|A sample of Dresser Formation stromatolite, showing a complex layered structure formed of hematite, barite, and quartz, and a domed upper surface. (Image credit: Keyron Hickman-Lewis)|
Fossils called stromatolites from Western Australia were created by microbes 3.48 billion years ago.
The earliest morphological traces of life on Earth are often highly controversial, both because non-biological processes can produce relatively similar structures and because such fossils have often been subjected to advanced alteration and metamorphism. Stromatolites, layered organo-sedimentary structures reflecting complex interplays between microbial communities and their environment, have long been considered key macrofossils for life detection in ancient sedimentary rocks; however, the biological origin of ancient stromatolites has frequently been criticized.
An article released Friday in the Geological Society of America journal Geology uses a range of advanced two- and three-dimensional analytical techniques to establish the biological origins of Earth's oldest stromatolites from the 3.48-billion-year-old Dresser Formation, Pilbara, Western Australia.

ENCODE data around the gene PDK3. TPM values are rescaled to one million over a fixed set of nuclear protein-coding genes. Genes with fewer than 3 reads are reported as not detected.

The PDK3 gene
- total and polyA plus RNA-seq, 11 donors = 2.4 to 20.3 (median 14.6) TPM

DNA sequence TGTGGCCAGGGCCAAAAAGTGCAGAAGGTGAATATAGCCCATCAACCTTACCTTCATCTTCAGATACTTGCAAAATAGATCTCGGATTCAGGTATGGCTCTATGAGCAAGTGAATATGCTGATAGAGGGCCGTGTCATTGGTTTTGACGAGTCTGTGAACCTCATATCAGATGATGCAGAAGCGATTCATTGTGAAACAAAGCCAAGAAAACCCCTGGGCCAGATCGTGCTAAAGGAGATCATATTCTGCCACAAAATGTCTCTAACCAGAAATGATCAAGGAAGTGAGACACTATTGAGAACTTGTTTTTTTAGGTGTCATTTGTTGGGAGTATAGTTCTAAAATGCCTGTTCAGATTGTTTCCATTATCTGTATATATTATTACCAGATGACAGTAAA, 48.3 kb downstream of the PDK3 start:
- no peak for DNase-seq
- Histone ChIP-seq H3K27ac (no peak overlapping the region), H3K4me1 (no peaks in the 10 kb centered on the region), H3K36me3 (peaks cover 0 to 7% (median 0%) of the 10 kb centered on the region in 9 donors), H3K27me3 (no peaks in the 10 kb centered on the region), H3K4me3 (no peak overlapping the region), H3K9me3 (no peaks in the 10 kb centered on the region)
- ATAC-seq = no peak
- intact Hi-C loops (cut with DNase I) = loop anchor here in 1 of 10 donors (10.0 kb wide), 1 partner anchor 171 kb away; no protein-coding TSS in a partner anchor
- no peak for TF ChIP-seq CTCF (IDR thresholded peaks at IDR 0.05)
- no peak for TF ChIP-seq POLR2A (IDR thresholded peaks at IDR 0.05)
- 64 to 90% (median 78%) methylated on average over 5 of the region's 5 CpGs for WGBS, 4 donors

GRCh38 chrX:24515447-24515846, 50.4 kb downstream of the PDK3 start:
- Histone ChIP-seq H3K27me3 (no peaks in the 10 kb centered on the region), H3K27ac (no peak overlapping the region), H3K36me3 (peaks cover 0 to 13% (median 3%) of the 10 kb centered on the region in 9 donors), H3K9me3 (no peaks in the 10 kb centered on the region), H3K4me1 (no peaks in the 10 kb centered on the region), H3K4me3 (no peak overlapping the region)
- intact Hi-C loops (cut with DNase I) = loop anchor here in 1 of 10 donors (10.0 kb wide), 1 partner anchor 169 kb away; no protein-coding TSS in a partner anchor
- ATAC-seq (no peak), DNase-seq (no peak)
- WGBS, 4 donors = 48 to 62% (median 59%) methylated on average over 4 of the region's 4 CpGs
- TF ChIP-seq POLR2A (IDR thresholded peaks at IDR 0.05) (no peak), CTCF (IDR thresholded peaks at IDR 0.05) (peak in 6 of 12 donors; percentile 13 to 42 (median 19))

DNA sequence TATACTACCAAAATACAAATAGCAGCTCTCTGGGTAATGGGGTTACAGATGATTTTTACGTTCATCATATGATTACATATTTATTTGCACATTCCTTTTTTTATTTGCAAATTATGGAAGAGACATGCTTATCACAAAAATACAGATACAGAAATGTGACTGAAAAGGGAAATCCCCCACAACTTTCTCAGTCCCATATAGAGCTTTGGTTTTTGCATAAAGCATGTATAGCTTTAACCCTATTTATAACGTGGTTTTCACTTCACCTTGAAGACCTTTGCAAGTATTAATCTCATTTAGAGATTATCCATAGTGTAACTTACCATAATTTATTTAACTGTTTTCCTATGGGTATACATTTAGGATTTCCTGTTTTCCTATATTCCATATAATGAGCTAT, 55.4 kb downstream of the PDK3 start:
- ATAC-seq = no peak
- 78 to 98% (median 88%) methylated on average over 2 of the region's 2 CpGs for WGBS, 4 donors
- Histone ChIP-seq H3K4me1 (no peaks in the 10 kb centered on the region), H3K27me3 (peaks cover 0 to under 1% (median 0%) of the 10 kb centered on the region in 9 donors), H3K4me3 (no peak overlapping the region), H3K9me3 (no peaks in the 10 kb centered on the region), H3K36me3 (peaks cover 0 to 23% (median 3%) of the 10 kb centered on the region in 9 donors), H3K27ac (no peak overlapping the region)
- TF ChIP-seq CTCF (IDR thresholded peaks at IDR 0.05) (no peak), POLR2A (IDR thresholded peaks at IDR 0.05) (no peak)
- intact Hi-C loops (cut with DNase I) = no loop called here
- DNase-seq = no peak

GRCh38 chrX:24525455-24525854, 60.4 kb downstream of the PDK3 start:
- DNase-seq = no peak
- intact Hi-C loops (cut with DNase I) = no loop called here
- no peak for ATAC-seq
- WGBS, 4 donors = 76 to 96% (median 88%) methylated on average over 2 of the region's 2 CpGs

Although these stromatolites have undergone severe diagenesis and weathering and preserve no organic materials, a team led by Dr. Keyron Hickman-Lewis of the Natural History Museum, London, has used optical and electron microscopy, elemental geochemistry, Raman spectroscopy, and laboratory- and synchrotron-based tomography to identify numerous characteristics indicative of a biological origin.
In addition to performing laboratory tomography of 3D stromatolitic macrostructure, the team was able to achieve the first sub-micron pixel and voxel sizes for imaging of Precambrian stromatolite microstructures via phase contrast imaging using the SYRMEP beamline at the Elettra Synchrotron, Trieste, Italy. This enabled the identification of non-uniform layer morphologies, void spaces arising from the degassing of decaying organic materials, and pillar-like vertical structures interpreted as microbial palisade structure, a common indicator of phototrophic growth.
The Dresser Formation stromatolites have been mostly replaced by hematite (iron oxide) due to recent weathering. While this renders organic geochemical analyses impossible, this composition is highly relevant for the search for life on Mars.
Sedimentary rocks at the surface of Mars have been subjected to similar pervasive oxidation and also comprise mostly iron oxides in their upper centimeters to meters. In this regard, the Dresser Formation stromatolites may be uniquely relevant materials to inform us of a precise style of biosignature preservation expected on Mars. As the Mars 2020 Perseverance rover continues its exploration of Jezero crater, we should search for morphological expressions of life resembling those identified in the Dresser Formation and prepare for advanced multi-technique analyses when Martian samples are eventually returned to Earth.
The above story is based on Materials provided by Materials provided by Geological Society of America.